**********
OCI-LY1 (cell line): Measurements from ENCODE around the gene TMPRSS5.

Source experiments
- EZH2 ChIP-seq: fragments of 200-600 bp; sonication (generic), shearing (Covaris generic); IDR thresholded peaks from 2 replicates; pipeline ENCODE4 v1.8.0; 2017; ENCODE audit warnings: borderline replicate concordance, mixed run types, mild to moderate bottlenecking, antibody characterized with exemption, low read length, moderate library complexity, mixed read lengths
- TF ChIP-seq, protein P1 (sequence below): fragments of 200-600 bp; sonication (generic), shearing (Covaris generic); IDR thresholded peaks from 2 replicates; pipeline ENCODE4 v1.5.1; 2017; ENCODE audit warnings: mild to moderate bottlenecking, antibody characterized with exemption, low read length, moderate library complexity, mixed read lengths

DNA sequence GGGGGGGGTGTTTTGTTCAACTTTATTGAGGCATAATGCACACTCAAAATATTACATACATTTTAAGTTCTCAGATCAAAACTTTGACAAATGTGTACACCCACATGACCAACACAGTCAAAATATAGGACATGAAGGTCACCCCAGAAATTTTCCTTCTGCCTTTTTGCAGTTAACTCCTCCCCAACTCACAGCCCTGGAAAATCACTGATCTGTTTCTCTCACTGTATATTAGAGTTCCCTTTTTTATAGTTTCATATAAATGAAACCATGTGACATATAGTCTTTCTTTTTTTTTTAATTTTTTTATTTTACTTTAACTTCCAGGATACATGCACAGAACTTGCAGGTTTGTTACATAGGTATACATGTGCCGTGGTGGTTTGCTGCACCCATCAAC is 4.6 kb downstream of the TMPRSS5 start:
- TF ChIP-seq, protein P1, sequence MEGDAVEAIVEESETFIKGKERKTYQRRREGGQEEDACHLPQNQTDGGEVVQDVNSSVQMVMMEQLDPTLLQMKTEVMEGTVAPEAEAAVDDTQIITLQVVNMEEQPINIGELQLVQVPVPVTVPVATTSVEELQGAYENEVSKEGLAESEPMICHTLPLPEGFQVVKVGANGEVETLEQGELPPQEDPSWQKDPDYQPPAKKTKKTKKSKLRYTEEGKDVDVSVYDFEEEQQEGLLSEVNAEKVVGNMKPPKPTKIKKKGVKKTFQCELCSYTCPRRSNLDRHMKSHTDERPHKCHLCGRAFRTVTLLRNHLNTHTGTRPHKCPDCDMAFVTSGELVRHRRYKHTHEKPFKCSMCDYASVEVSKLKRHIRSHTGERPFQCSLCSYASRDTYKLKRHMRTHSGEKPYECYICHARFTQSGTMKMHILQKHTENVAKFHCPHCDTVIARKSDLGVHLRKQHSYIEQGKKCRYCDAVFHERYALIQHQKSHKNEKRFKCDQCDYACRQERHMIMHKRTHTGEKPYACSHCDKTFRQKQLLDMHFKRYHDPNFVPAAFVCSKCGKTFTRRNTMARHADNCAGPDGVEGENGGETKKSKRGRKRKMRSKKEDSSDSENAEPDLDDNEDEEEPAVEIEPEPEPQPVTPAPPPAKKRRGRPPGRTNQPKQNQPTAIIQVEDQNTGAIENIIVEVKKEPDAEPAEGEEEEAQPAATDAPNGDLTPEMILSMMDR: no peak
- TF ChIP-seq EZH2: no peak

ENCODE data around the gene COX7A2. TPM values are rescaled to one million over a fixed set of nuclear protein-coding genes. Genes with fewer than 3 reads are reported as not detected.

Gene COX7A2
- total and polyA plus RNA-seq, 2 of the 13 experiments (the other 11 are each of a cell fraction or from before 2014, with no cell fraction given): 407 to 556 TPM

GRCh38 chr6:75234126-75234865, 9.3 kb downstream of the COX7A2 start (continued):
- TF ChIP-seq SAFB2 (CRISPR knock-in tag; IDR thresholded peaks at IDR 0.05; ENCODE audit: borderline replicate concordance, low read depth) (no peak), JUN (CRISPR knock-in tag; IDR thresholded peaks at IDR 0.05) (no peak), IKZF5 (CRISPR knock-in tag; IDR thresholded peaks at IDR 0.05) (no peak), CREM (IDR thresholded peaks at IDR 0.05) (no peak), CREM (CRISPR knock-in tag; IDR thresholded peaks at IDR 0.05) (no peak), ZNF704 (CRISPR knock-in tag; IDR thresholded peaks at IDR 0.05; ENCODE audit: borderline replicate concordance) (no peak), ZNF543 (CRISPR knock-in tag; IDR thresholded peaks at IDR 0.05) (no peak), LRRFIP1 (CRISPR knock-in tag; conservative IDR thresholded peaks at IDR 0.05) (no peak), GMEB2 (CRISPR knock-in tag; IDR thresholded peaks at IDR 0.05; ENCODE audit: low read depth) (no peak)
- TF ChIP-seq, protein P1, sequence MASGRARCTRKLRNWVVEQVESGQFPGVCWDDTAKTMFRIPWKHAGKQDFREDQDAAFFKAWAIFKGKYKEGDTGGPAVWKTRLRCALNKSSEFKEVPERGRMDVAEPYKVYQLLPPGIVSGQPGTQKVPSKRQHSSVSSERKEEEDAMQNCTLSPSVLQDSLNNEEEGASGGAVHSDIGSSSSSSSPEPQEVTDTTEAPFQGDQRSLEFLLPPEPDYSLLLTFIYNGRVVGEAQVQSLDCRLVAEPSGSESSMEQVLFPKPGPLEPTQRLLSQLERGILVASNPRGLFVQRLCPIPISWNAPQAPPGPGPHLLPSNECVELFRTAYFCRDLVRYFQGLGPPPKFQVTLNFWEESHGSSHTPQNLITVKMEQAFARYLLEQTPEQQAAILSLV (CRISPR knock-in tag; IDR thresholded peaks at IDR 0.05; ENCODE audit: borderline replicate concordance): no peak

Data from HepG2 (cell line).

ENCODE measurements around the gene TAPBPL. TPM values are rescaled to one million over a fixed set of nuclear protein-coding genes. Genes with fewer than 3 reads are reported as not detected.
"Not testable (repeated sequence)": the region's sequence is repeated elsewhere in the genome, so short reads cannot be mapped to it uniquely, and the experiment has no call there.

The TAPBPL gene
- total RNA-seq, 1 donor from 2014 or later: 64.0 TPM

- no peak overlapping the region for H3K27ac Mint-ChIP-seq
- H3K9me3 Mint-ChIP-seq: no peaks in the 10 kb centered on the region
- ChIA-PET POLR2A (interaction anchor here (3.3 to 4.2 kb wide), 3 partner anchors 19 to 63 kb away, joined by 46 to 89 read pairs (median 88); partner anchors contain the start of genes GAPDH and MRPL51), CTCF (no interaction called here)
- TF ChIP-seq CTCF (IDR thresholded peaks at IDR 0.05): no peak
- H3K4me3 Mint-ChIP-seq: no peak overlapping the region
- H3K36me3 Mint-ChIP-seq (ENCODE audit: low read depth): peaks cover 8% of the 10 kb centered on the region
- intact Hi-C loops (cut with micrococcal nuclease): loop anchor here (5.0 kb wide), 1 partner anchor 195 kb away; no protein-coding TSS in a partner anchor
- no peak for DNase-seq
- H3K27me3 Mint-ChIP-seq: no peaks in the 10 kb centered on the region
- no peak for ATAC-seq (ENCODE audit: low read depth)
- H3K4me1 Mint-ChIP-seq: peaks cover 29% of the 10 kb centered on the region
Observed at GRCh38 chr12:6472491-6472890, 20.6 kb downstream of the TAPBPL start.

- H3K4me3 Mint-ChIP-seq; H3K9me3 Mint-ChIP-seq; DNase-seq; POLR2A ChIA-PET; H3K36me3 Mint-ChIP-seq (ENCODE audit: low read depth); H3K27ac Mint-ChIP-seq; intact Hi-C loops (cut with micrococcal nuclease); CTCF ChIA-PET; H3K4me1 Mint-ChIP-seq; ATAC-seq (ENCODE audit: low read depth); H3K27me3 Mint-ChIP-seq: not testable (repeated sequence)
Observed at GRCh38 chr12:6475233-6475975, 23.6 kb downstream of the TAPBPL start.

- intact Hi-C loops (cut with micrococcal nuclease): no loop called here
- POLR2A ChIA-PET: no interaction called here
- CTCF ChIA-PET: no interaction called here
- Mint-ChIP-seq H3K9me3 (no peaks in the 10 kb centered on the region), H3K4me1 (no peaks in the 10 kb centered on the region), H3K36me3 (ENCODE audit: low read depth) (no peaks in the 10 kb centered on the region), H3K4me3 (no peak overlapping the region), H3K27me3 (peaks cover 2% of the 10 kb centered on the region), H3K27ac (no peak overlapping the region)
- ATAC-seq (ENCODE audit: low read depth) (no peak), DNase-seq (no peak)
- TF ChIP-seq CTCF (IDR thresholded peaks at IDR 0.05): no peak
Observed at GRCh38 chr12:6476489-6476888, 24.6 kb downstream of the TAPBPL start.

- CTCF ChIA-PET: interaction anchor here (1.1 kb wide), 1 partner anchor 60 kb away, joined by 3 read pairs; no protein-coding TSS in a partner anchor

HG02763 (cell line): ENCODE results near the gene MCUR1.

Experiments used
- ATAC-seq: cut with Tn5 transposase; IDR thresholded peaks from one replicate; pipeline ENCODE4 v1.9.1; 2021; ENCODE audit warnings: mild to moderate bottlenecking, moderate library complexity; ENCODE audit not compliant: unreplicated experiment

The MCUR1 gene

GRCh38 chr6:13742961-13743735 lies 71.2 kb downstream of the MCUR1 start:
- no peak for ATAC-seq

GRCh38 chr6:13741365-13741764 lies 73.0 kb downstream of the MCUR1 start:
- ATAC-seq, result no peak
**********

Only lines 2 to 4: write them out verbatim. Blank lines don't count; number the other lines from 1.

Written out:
Source experiments
- EZH2 ChIP-seq: fragments of 200-600 bp; sonication (generic), shearing (Covaris generic); IDR thresholded peaks from 2 replicates; pipeline ENCODE4 v1.8.0; 2017; ENCODE audit warnings: borderline replicate concordance, mixed run types, mild to moderate bottlenecking, antibody characterized with exemption, low read length, moderate library complexity, mixed read lengths
- TF ChIP-seq, protein P1 (sequence below): fragments of 200-600 bp; sonication (generic), shearing (Covaris generic); IDR thresholded peaks from 2 replicates; pipeline ENCODE4 v1.5.1; 2017; ENCODE audit warnings: mild to moderate bottlenecking, antibody characterized with exemption, low read length, moderate library complexity, mixed read lengths